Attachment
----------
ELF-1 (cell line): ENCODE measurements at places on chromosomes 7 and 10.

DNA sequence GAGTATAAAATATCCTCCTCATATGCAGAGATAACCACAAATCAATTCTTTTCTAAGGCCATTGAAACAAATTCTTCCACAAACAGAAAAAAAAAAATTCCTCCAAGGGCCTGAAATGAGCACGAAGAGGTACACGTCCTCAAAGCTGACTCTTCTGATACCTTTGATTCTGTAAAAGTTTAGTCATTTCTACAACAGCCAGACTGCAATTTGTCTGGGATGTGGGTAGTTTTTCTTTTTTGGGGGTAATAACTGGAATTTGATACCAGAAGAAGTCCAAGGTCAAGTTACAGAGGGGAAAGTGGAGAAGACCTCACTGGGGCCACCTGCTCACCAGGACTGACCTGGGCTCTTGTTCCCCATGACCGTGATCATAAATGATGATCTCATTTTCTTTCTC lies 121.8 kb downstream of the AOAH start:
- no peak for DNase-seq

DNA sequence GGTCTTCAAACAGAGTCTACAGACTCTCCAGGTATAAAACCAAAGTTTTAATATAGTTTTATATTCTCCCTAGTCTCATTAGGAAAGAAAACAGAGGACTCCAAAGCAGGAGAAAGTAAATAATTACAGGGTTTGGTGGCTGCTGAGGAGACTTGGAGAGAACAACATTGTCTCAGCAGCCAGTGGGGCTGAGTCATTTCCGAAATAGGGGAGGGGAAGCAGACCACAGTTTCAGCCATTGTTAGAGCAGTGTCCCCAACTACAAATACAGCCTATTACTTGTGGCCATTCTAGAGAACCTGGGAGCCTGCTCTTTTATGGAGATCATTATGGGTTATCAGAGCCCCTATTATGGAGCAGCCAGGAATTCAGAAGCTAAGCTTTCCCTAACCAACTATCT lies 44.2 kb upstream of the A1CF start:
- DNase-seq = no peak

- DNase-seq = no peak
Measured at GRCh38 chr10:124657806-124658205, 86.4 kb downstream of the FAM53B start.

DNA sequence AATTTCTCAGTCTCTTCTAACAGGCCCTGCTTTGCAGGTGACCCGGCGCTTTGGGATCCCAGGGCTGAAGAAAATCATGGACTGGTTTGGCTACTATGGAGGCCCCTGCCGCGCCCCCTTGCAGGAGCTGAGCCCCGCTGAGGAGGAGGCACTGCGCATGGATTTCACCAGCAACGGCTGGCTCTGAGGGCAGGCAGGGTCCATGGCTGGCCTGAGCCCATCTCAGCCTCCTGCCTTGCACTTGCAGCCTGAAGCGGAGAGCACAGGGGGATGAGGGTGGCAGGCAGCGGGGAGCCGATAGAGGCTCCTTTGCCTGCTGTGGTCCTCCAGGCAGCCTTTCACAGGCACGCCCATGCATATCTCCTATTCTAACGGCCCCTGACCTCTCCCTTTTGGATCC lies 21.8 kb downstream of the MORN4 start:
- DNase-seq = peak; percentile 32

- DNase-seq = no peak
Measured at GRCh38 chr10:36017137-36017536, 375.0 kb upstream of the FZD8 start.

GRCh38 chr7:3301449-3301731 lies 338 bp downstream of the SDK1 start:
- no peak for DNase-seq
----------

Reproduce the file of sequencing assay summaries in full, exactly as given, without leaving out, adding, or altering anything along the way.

ELF-1 (cell line): ENCODE measurements at places on chromosomes 7 and 10.

DNA sequence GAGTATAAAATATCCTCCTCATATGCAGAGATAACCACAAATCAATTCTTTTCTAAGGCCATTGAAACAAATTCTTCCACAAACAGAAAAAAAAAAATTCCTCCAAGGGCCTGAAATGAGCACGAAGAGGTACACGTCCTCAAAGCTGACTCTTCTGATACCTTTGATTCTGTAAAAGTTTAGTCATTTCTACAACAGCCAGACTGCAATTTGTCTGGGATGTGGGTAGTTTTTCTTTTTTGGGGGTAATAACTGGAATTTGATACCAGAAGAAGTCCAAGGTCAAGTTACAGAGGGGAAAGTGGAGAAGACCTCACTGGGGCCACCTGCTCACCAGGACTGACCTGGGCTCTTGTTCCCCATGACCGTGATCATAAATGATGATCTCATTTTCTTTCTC lies 121.8 kb downstream of the AOAH start:
- no peak for DNase-seq

DNA sequence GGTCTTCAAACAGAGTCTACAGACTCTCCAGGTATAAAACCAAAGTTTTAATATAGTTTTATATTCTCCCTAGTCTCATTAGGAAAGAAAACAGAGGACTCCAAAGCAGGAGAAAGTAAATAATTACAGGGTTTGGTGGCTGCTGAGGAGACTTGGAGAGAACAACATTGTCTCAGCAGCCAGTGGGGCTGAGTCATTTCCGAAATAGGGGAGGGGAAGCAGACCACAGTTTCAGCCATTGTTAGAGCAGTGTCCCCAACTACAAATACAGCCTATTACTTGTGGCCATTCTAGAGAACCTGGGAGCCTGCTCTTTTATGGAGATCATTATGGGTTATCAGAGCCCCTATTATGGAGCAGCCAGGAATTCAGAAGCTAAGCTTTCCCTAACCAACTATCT lies 44.2 kb upstream of the A1CF start:
- DNase-seq = no peak

- DNase-seq = no peak
Measured at GRCh38 chr10:124657806-124658205, 86.4 kb downstream of the FAM53B start.

DNA sequence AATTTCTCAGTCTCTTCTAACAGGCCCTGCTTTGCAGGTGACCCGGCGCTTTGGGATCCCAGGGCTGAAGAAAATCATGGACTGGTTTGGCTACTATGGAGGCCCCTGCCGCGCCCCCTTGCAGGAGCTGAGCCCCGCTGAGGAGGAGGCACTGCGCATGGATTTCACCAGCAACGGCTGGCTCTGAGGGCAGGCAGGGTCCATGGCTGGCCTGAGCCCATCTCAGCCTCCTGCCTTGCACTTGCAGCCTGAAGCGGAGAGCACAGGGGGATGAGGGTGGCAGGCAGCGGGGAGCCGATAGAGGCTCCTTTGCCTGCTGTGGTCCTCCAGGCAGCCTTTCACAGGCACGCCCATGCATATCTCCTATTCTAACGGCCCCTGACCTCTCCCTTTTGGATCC lies 21.8 kb downstream of the MORN4 start:
- DNase-seq = peak; percentile 32

- DNase-seq = no peak
Measured at GRCh38 chr10:36017137-36017536, 375.0 kb upstream of the FZD8 start.

GRCh38 chr7:3301449-3301731 lies 338 bp downstream of the SDK1 start:
- no peak for DNase-seq